To avoid a cliff-edge scenario that disrupts the services millions of customers rely on and use today, we’re calling for a industry-wide consensus on what the safety net should look like. In addition, we are advocating that all banks – regardless of their API readiness – should offer a safety net starting on 14th September and continue to do so until their APIs are up to speed.

A ‘contingency mechanism’ is what, exactly?

The Regulatory Technical Standards (RTS) that are written into PSD2 are supposed to provide detailed specifications around this safety net the banks are required to offer. However, it is too loosely defined – and is widely considered to be two different things.

The formal fallback – the ‘contingency mechanism’ – includes several pain points for banks. It requires full documentation (the same kind they’re required to provide for their APIs), as well as a mandatory three-month notice period for third parties if the banks want to change anything in the fallback. They don’t want to have to provide this.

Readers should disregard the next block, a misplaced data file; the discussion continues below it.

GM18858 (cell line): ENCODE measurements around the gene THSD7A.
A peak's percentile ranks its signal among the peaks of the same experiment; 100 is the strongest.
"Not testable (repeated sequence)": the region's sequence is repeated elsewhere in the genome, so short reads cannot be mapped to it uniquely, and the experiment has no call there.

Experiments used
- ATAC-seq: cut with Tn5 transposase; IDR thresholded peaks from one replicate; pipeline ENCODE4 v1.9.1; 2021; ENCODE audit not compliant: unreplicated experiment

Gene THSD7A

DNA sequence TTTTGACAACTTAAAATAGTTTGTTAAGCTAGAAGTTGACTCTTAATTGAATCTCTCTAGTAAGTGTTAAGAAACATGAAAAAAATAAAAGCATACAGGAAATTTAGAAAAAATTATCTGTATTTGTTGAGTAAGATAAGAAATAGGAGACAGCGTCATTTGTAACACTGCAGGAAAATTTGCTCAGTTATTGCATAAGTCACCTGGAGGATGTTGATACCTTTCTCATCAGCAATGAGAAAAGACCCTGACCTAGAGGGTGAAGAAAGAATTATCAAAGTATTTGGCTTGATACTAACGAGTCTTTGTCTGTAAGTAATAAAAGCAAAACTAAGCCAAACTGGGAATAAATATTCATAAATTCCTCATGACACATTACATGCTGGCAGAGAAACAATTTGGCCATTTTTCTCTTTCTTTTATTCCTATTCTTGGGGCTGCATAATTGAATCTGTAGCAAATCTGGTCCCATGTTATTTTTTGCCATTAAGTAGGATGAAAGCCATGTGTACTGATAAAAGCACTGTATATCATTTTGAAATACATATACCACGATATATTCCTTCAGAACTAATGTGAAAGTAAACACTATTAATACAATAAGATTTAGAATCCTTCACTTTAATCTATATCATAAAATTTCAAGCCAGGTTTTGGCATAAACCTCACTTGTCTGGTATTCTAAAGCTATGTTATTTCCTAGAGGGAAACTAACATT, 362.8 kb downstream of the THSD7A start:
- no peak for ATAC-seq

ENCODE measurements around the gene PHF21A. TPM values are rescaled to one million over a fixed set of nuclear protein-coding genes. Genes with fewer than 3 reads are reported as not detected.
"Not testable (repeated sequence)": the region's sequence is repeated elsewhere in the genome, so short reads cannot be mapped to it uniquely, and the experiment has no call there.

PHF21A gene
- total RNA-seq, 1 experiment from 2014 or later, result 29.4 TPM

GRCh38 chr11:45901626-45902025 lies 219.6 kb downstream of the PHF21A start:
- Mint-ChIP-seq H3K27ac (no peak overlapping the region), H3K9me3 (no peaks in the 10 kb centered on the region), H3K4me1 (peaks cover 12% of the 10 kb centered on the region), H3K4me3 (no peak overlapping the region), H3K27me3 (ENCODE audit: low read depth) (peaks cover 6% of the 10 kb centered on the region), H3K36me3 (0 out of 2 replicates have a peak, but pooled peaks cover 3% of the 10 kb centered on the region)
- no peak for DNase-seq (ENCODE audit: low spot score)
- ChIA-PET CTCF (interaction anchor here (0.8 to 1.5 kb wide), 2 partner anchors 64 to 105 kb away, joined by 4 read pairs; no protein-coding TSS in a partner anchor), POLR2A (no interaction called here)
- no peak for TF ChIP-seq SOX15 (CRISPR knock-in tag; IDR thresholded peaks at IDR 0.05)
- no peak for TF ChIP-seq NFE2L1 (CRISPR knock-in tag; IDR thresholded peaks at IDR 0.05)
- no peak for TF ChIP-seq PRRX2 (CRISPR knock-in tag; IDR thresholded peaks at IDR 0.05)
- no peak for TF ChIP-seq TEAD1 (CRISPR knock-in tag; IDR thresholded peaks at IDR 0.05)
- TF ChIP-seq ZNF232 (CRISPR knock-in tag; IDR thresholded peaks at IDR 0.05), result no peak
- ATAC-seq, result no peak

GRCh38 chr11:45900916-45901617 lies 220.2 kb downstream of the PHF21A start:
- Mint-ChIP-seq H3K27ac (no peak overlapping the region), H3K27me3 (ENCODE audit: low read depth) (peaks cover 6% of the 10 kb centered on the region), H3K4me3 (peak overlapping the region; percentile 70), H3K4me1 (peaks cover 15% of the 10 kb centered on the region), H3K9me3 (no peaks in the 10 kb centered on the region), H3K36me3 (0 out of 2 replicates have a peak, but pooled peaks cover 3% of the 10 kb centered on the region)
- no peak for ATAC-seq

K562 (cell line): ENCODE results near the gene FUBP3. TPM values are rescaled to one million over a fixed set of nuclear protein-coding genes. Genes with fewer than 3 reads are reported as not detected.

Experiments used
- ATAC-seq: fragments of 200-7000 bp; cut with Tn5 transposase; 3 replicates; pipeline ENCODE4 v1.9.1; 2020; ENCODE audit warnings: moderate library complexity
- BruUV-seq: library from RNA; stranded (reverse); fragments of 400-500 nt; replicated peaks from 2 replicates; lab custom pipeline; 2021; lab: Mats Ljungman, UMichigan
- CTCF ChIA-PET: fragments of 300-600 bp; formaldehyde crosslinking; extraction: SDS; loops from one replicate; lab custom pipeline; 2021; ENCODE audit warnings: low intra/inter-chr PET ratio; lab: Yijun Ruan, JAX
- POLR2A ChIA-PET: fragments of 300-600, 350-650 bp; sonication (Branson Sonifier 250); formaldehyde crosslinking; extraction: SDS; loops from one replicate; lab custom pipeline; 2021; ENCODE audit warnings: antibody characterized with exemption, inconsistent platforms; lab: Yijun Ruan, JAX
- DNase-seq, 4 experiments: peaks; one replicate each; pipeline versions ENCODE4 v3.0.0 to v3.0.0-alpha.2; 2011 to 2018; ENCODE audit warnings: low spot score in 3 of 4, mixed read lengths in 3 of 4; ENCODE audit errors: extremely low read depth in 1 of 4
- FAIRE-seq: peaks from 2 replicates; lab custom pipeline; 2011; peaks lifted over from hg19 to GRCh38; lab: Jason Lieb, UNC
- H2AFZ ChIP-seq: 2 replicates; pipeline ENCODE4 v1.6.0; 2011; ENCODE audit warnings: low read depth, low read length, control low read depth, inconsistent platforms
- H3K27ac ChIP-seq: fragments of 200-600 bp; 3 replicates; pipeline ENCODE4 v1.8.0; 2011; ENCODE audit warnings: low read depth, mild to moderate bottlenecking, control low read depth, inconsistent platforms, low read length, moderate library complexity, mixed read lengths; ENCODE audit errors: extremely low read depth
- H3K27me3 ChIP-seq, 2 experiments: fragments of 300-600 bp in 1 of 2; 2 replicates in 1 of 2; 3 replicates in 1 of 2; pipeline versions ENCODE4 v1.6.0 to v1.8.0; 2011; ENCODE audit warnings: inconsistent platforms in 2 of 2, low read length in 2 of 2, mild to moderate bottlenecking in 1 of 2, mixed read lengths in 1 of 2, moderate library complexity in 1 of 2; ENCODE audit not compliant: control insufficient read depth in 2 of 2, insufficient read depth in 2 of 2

Then the law also refers to ‘contingency measures’, which are even more loosely defined, less restrictive, and interpreted in such wildly different ways it defies definition. 

This would broadly be the ability to access financial data through the online or mobile banking interface, and the ability for a third party to properly identify themselves to the bank. 

What’s the confusion?

Simply put, these ‘detailed specifications’ are not specific at all. Both banks and third parties are making their own interpretations as to what the European Banking Authority (EBA) means by ‘direct access’. And the EBA has stayed silent on the matter.   

In the absence of a clarification, everyone involved is left to ask: what is a contingency? What is a fallback? And what is the safety net?